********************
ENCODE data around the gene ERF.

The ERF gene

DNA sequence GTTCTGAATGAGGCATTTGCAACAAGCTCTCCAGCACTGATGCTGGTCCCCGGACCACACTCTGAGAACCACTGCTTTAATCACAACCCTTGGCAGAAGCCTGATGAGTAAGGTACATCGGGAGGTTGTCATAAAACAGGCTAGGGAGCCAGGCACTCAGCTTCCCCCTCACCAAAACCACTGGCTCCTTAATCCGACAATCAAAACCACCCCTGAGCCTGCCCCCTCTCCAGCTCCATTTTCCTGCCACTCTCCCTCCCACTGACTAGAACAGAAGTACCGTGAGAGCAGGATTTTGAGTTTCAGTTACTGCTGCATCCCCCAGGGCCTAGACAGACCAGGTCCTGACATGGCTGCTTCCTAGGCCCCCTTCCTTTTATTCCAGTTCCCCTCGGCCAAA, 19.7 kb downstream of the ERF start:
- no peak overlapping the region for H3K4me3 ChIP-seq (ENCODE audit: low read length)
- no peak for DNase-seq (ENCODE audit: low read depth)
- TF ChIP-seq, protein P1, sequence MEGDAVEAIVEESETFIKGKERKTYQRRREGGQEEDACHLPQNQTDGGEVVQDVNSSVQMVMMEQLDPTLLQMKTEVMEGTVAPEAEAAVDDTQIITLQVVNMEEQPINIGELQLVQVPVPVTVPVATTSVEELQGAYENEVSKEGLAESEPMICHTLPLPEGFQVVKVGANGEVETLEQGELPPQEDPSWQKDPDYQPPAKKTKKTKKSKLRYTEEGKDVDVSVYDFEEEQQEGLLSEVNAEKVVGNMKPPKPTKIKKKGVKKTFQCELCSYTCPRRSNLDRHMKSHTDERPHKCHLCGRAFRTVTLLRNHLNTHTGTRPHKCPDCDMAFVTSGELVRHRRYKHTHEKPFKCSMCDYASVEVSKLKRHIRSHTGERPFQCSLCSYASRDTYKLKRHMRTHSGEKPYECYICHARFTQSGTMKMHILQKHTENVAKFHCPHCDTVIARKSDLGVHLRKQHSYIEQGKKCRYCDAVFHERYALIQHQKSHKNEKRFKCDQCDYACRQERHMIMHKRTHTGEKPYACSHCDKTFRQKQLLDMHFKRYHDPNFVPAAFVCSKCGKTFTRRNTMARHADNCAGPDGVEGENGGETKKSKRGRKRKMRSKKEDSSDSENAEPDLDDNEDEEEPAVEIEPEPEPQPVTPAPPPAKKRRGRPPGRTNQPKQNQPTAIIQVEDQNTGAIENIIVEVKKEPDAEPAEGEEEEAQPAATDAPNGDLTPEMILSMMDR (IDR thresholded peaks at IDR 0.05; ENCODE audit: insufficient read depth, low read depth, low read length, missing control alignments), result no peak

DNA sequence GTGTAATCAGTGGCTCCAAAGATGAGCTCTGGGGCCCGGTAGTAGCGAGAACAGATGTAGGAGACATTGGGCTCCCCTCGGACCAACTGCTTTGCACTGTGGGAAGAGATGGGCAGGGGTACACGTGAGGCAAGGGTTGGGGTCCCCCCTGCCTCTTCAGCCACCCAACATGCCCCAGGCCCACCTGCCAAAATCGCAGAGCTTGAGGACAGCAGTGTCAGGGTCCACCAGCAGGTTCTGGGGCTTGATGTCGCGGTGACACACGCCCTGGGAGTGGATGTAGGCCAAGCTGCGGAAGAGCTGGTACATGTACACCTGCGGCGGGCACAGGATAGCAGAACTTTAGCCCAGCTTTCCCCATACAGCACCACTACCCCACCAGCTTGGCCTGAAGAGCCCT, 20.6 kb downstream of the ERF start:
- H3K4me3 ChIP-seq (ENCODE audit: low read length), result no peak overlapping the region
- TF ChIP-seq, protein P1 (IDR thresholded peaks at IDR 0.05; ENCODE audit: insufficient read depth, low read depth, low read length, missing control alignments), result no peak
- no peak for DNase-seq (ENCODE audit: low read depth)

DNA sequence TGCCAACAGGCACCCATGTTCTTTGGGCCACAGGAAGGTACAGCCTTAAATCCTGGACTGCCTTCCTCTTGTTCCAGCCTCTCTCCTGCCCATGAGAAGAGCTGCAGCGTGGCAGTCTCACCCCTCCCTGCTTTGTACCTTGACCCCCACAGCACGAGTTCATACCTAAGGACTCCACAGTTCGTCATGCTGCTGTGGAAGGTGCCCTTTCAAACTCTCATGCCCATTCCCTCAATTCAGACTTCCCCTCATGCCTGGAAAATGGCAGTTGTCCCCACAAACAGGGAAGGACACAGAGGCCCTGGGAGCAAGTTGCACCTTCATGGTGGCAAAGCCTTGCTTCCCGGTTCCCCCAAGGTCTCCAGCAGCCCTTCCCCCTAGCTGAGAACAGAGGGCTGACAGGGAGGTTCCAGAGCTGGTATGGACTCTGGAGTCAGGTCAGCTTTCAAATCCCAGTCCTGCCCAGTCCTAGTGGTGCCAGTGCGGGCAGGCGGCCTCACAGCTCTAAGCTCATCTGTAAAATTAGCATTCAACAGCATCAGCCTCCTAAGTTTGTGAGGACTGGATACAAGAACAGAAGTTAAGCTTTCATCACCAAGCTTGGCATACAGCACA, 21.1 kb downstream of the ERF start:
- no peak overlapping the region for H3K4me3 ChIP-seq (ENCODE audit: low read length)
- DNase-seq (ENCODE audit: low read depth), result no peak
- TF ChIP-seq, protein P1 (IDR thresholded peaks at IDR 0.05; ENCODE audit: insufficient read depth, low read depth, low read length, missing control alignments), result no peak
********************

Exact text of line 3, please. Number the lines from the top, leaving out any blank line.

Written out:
DNA sequence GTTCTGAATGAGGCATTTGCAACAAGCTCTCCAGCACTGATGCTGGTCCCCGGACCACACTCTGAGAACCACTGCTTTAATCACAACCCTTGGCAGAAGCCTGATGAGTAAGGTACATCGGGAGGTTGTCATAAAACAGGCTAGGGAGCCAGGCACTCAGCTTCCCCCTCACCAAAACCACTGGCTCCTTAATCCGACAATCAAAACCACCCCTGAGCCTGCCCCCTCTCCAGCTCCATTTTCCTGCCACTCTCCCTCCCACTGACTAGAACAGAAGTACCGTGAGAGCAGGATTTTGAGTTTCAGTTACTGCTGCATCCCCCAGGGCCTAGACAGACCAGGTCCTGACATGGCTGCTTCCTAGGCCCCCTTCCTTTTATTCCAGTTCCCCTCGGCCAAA, 19.7 kb downstream of the ERF start: